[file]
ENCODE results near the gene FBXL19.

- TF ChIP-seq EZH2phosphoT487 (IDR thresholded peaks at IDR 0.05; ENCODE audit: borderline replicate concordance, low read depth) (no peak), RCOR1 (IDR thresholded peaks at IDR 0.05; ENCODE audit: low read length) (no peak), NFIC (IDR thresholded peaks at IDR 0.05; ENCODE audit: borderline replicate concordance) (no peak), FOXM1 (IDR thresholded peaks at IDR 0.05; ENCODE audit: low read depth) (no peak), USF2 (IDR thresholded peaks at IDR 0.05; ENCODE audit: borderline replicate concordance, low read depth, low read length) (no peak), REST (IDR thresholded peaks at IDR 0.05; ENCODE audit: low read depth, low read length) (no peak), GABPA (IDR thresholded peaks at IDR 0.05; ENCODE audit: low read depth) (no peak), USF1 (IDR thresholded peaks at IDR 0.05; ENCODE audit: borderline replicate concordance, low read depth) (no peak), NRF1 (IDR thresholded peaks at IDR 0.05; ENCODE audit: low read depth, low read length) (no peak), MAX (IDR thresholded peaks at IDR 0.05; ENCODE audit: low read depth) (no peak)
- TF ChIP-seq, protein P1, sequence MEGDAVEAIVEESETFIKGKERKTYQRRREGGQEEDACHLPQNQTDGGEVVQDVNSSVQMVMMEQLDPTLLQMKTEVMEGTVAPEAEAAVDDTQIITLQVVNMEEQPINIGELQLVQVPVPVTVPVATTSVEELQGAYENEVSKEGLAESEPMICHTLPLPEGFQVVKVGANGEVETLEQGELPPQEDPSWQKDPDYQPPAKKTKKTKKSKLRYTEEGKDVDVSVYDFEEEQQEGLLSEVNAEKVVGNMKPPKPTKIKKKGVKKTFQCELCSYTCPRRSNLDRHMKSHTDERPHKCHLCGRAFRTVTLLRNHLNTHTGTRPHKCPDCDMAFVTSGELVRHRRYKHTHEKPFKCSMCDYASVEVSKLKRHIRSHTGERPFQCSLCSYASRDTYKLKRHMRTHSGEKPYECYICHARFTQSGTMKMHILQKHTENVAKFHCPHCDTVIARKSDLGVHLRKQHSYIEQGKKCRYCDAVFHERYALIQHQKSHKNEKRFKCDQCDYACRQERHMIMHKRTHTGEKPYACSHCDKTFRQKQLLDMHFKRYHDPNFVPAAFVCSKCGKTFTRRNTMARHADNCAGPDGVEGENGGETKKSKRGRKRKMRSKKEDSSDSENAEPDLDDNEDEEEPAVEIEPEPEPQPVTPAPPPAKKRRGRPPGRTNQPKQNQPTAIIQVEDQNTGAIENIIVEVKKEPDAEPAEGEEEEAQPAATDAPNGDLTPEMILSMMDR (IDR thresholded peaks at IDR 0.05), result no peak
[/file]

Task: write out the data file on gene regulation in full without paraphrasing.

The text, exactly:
ENCODE results near the gene FBXL19.

- TF ChIP-seq EZH2phosphoT487 (IDR thresholded peaks at IDR 0.05; ENCODE audit: borderline replicate concordance, low read depth) (no peak), RCOR1 (IDR thresholded peaks at IDR 0.05; ENCODE audit: low read length) (no peak), NFIC (IDR thresholded peaks at IDR 0.05; ENCODE audit: borderline replicate concordance) (no peak), FOXM1 (IDR thresholded peaks at IDR 0.05; ENCODE audit: low read depth) (no peak), USF2 (IDR thresholded peaks at IDR 0.05; ENCODE audit: borderline replicate concordance, low read depth, low read length) (no peak), REST (IDR thresholded peaks at IDR 0.05; ENCODE audit: low read depth, low read length) (no peak), GABPA (IDR thresholded peaks at IDR 0.05; ENCODE audit: low read depth) (no peak), USF1 (IDR thresholded peaks at IDR 0.05; ENCODE audit: borderline replicate concordance, low read depth) (no peak), NRF1 (IDR thresholded peaks at IDR 0.05; ENCODE audit: low read depth, low read length) (no peak), MAX (IDR thresholded peaks at IDR 0.05; ENCODE audit: low read depth) (no peak)
- TF ChIP-seq, protein P1, sequence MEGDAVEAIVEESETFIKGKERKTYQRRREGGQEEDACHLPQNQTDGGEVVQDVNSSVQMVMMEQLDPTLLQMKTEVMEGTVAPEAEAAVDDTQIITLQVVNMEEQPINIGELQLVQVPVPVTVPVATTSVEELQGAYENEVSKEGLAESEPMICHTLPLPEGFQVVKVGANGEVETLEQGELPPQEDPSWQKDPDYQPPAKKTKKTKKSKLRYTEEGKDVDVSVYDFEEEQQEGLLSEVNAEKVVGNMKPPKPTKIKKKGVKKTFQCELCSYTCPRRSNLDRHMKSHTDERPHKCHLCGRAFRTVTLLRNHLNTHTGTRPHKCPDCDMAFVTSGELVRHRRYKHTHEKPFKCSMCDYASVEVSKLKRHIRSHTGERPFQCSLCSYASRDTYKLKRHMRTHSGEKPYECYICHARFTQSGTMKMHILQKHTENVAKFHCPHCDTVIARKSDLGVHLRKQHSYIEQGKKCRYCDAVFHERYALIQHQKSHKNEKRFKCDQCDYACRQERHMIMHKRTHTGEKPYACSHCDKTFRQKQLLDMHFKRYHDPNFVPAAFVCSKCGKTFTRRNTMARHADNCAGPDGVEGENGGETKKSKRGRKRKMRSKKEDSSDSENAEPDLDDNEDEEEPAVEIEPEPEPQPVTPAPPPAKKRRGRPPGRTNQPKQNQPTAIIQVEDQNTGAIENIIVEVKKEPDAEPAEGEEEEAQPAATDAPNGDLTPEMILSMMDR (IDR thresholded peaks at IDR 0.05), result no peak